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Revolutions throughout the Middle East!!!
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Strange Famous Forum > Social stuff. Political stuff. KNOWMORE

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Mr Jenkins



Joined: 13 Dec 2007
Posts: 601
Location: Aotearoa
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Ya think? democracy in Gaza doesn't bode well with em.
Post Tue Feb 01, 2011 7:59 pm
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Lonely Shinobi



Joined: 27 Oct 2007
Posts: 349
Location: adelaide, AUS
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pretty sure republicans are gonna keep on the "Democracy in Egypt is scary" line.

Doesnt mean they wont try to take credit too, I guess. Who needs consistency these days?
Post Tue Feb 01, 2011 8:02 pm
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Bring that Beat Back



Joined: 20 Mar 2007
Posts: 854
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Power to the people.
Post Tue Feb 01, 2011 8:33 pm
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badjerk



Joined: 16 Apr 2006
Posts: 427
Location: pdx
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y'all are dummies. why dont you try to educate yourself before trying to sound so smart...

seriously this is damn good

Post Tue Feb 01, 2011 11:05 pm
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Confidential



Joined: 23 Jan 2004
Posts: 2040
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That Glen Beck video was kind of excited. I like how his fear is my desire. Hell Yeah The Coming Insurrection!
Post Wed Feb 02, 2011 1:34 am
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medicineman
HALFLING


Joined: 21 Apr 2007
Posts: 1393
Location: Iowa City
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I like how there is a blank chalkboard in the middle to show the immense space and difference between the Middle East and Europe.

That was the most muddled and confusing thing I've seen in a long time. What a fucking idiot.
Post Wed Feb 02, 2011 1:57 am
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redball



Joined: 12 May 2006
Posts: 6871
Location: Northern New Jersey
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What a brilliant ploy by Mubarak's people. Just have the police take off their uniforms.
Post Wed Feb 02, 2011 8:55 am
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crash



Joined: 07 Aug 2003
Posts: 5456
Location: the chocolate city with a marshmallow center and a graham cracker crust of corruption
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things are going to shit. the army has "suggested" that the protesters go home. they have let pro-mubarak. "protesters" (at least some of whom are plain clothes police), carrying weapons, some riding horses and camels, into tahir square. both sides have been throwing stones at each other.

the pro-mubarak crowds have been chasing journalists: al jazeera and al arabiya.

mubarak said last night that he won't run for another term and will step down after the next election in september. clearly that's not enough to satisfy most of the protesters. i think the army wants mubarak to go but maintain the regime for the most part.
Post Wed Feb 02, 2011 9:03 am
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crash



Joined: 07 Aug 2003
Posts: 5456
Location: the chocolate city with a marshmallow center and a graham cracker crust of corruption
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Charlie Foxtrot wrote:
Can't wait for republicans to claim democracy is spreading because of what we did in Iraq

here ya go: http://www.washingtonpost.com/wp-dyn/content/article/2011/01/28/AR2011012803144.html

most republicans are making statements against the revolution. apparently arabs shouldn't create their own democracy. they should wait for us bomb it into them.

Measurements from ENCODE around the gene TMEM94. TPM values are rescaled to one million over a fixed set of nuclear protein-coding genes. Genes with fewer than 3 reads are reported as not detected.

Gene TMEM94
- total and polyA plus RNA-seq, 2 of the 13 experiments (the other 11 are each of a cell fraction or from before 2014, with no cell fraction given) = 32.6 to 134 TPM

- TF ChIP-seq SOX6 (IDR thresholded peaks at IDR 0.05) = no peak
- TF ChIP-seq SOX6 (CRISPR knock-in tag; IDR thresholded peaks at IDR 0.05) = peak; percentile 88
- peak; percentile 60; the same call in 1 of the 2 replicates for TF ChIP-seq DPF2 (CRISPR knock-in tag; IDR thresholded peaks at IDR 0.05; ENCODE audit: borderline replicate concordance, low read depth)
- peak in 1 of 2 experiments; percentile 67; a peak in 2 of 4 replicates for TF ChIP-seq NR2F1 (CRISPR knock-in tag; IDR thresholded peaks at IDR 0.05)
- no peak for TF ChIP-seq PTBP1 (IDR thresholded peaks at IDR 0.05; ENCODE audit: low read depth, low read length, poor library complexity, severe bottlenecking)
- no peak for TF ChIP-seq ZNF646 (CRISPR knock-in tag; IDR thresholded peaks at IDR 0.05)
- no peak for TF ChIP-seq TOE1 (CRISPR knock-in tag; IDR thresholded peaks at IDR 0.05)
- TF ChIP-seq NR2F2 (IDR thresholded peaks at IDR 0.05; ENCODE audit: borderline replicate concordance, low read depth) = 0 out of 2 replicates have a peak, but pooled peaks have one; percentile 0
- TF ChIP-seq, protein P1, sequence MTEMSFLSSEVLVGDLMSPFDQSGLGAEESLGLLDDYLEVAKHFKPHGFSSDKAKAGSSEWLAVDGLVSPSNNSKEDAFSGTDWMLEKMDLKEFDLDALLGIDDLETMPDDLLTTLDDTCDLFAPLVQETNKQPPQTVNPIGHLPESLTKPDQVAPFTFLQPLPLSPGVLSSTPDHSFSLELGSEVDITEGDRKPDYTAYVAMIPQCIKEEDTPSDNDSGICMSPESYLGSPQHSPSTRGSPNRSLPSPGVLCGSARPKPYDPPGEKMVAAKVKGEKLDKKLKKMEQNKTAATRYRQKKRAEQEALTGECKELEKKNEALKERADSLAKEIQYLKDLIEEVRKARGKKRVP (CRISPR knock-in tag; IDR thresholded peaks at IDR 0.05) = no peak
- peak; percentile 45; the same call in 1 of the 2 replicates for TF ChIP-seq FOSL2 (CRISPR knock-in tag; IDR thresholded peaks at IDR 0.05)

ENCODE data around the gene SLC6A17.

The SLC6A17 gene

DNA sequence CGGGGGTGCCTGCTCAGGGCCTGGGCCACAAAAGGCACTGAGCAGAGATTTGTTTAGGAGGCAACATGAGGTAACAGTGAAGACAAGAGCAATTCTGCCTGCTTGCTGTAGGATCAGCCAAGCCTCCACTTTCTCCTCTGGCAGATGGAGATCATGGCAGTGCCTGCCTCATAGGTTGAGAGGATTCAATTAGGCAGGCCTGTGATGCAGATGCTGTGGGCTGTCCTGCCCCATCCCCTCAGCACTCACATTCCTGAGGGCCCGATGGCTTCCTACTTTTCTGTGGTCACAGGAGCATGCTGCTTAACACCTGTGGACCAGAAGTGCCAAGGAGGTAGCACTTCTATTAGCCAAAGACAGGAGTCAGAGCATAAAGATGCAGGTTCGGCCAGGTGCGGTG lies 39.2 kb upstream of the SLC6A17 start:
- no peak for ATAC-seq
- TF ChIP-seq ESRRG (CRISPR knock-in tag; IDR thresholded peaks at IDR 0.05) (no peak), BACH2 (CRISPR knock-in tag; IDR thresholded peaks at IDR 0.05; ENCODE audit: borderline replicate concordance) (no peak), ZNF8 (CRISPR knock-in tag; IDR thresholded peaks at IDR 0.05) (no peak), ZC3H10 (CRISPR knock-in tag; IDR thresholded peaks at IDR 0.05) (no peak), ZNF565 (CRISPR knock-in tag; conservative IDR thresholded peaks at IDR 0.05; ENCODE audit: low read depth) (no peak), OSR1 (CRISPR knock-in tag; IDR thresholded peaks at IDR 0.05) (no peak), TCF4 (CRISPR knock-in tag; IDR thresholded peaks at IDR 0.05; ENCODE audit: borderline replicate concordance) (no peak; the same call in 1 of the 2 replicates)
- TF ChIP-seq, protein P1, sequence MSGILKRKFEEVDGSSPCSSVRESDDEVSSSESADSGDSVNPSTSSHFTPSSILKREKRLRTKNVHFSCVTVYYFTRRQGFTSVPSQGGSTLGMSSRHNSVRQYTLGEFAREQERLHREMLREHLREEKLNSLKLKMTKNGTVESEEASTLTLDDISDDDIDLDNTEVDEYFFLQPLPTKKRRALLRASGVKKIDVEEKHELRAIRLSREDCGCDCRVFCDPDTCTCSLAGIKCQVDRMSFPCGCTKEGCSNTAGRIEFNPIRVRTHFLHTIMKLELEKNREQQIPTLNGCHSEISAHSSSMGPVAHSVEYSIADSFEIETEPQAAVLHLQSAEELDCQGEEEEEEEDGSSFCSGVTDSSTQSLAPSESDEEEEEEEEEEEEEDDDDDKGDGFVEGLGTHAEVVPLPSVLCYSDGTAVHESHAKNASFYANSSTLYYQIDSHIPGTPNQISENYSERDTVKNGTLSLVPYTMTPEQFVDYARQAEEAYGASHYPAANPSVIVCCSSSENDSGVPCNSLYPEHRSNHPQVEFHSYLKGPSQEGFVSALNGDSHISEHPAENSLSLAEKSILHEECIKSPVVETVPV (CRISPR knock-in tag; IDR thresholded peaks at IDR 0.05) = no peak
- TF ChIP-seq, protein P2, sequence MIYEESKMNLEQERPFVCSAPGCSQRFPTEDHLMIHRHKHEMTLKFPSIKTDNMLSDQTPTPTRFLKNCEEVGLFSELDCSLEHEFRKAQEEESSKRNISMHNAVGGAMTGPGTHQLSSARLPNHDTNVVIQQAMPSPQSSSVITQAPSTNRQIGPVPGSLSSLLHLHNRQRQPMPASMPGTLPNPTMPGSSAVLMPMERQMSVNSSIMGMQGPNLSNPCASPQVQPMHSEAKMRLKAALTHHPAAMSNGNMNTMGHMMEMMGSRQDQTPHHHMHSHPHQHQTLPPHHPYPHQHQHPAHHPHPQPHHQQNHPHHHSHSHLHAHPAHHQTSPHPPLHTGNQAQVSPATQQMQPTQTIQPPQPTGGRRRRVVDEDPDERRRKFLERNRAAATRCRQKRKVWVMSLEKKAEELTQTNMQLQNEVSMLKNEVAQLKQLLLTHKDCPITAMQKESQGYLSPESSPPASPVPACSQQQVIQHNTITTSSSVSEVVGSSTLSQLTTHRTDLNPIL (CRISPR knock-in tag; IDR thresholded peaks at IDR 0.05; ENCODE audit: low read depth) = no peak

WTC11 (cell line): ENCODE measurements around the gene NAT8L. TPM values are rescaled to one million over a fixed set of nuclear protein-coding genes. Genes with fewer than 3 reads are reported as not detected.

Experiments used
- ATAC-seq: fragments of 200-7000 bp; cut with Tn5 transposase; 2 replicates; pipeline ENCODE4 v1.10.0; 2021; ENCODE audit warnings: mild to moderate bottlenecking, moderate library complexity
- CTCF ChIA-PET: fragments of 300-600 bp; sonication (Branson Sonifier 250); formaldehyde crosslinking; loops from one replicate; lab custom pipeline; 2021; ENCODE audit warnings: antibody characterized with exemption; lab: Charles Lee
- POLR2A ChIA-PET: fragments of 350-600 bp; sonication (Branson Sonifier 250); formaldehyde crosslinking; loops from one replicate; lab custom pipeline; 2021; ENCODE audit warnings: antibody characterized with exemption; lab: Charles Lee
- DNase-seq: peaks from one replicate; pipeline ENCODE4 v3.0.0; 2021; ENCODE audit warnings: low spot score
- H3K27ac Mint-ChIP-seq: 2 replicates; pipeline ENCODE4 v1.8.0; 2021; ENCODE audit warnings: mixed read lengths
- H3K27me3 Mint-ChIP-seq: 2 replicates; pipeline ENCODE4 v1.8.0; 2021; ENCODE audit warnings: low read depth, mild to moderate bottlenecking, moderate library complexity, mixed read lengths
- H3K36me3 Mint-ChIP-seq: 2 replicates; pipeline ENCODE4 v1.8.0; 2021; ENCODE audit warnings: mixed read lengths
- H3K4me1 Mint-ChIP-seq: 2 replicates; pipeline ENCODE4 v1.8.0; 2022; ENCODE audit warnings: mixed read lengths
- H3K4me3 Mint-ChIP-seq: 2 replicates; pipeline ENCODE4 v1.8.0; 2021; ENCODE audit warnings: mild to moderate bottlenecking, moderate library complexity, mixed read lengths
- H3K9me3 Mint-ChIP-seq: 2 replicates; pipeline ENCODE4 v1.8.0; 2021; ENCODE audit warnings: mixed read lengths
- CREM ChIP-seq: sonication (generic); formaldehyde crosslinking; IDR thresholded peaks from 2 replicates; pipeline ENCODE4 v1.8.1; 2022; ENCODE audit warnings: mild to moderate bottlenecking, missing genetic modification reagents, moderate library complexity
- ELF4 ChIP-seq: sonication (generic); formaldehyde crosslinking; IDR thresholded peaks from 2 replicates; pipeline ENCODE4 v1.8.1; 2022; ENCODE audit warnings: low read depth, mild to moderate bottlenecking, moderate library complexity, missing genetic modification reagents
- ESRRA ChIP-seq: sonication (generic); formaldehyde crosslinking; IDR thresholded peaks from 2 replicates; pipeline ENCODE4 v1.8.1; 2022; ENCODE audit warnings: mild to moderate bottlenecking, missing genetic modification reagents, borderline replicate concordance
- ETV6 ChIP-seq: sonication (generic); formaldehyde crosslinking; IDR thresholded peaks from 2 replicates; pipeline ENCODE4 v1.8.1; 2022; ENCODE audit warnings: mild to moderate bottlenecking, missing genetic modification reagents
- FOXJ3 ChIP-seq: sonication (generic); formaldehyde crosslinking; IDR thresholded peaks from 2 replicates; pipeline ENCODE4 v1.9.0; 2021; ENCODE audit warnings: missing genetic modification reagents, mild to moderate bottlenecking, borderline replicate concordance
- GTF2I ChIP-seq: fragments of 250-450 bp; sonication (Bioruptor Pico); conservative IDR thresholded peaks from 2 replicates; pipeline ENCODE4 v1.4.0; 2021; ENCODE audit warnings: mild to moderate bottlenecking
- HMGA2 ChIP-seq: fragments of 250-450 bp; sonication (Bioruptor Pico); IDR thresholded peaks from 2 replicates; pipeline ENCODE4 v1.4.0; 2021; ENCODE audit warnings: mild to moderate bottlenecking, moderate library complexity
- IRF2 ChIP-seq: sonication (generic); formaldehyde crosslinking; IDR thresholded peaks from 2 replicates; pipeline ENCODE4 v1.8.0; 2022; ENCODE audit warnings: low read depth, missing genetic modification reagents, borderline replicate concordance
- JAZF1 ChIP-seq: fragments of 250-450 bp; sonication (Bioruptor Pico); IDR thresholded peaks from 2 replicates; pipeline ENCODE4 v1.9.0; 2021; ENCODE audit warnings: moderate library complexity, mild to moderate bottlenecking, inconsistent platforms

Post Wed Feb 02, 2011 9:13 am
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Inedible Condiment



Joined: 30 Sep 2008
Posts: 1045
Location: Halifax, NS
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Things really are going to shit. Pro-gov't protesters riding a millitary vehicle into the square? Ruh-roh.

Hey Crash, regarding something you posted a while ago, do you think Egypt would, given a "free and complete" democracy elect a more theocratic (not sure if that's the proper term) style of government?
From what I recall from a few undergrad courses, the general population in Egypt was more hardline islamist than quite a few other countries in the region.

I am making no claims, just curious.
Post Wed Feb 02, 2011 9:29 am
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badjerk



Joined: 16 Apr 2006
Posts: 427
Location: pdx
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crash wrote:

mubarak said last night that he won't run for another term and will step down after the next election in september.


is it just me, or is this not that horrible of a compromise? i mean he's been in power over 30 years and there is no clear successor even if he steps down today.

from a practical standpoint wouldnt this resolution at least give the opposition time to get their shit together somewhat and time to organize an actual impartial election, which i think is the end goal of many of them.

I can understand their sentiment of not wanting him to remain for one more day, but it seems rather unrealistic. also, the protesters have seen what it takes to have significant impact, so couldn't they just do this again in the coming months if he starts abusing power before elections?

i dont have a well-developed opinion, so would be interested to hear from someone who might.

the plainclothes police posing as pro-govt protesters is quite disturbing, but dont we have to at least consider the possibility that this could be made up by the opposition protesters? for some reason it just seems real convenient for their cause. not that im pro-mubarak, but im hesitant to blindly side on all points with a disorganized mass of people with fractured agendas.

(for those who watched that beck masterpiece) Italy is on fire!!!
Post Wed Feb 02, 2011 9:31 am
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Inedible Condiment



Joined: 30 Sep 2008
Posts: 1045
Location: Halifax, NS
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Also, I like that Al-Jazeera tells it like it is in this case... the anchor is all but saying the pro-Mubarak protesters are plainclothes police. Questioning both the timing (why now, after a week-plus, do we seem them for the first time?) and the reports that they were led to the square by security forces.